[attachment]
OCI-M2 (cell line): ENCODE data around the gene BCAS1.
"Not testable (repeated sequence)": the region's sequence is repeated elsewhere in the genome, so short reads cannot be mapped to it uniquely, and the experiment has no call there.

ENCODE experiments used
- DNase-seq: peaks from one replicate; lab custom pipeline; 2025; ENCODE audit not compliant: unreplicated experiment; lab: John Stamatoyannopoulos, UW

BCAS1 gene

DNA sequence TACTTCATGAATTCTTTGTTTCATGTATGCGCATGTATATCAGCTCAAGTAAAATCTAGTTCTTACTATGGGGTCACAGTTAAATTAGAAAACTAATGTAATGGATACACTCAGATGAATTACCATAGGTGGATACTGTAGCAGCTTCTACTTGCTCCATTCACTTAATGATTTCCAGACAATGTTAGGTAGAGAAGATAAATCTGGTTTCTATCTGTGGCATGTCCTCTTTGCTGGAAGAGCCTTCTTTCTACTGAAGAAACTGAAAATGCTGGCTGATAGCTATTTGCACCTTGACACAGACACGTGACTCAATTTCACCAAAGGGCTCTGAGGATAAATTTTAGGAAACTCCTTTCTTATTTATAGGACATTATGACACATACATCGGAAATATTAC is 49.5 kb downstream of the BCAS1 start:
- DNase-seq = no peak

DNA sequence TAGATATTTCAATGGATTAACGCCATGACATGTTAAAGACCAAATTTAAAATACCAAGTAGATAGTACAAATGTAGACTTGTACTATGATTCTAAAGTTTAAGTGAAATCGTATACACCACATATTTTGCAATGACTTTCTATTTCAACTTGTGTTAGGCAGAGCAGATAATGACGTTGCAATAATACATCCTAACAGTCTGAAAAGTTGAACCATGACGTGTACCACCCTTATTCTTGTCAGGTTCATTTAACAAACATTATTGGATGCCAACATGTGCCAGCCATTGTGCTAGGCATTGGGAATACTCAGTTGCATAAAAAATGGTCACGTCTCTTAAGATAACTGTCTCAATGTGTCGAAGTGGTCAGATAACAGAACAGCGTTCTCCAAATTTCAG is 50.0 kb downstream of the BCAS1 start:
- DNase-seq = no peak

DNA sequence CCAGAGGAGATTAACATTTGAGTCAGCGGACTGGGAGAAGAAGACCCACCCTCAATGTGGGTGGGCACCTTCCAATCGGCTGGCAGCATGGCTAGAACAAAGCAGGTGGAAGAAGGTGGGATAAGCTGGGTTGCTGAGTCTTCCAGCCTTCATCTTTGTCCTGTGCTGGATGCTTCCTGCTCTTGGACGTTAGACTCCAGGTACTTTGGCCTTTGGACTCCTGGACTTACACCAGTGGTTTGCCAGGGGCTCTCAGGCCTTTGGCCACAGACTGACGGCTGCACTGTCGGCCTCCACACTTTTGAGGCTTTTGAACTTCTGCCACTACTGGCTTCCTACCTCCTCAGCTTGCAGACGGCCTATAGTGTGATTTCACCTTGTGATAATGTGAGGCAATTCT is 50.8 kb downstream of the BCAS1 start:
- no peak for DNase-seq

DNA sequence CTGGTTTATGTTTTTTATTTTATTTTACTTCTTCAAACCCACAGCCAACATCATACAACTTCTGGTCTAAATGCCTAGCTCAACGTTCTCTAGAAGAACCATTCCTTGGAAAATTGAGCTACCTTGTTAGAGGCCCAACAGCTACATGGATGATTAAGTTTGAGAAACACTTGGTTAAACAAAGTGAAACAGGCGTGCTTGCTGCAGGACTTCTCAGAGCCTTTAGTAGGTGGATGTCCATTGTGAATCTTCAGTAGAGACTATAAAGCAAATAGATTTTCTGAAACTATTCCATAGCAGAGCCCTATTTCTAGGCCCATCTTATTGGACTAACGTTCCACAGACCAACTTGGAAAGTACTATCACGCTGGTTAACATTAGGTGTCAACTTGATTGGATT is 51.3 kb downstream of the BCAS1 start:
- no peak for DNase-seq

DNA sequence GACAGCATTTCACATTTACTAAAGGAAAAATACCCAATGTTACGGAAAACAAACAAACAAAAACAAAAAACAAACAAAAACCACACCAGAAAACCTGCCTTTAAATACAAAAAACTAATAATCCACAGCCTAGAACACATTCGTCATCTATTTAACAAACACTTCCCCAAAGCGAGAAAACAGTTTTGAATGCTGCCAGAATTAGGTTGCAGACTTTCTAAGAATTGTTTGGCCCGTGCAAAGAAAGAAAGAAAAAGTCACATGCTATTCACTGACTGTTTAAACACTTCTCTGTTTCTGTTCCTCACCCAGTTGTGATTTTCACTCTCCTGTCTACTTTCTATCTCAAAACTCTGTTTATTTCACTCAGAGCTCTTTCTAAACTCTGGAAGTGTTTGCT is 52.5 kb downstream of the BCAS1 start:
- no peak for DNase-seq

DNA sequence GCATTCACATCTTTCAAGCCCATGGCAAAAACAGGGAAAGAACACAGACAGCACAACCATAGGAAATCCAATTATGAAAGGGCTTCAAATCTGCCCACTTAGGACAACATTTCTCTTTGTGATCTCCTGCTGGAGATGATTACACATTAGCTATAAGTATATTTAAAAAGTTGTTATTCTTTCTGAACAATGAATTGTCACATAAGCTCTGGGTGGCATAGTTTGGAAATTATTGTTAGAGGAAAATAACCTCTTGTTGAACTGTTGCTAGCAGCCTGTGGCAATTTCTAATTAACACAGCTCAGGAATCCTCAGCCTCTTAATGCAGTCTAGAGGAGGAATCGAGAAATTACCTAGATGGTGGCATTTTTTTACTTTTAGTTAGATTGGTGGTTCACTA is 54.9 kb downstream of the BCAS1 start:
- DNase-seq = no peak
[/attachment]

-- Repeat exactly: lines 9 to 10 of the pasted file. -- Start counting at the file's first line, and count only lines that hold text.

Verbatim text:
- DNase-seq = no peak

DNA sequence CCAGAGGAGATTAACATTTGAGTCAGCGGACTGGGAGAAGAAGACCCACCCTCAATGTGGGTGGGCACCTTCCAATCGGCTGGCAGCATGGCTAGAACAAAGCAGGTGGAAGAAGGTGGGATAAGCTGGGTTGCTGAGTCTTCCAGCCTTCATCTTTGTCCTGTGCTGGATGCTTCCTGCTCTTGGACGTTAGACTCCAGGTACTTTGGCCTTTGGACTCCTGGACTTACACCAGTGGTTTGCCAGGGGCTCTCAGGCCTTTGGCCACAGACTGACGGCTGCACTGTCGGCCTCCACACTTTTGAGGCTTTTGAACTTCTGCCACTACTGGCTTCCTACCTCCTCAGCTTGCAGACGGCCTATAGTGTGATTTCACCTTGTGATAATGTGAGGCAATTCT is 50.8 kb downstream of the BCAS1 start: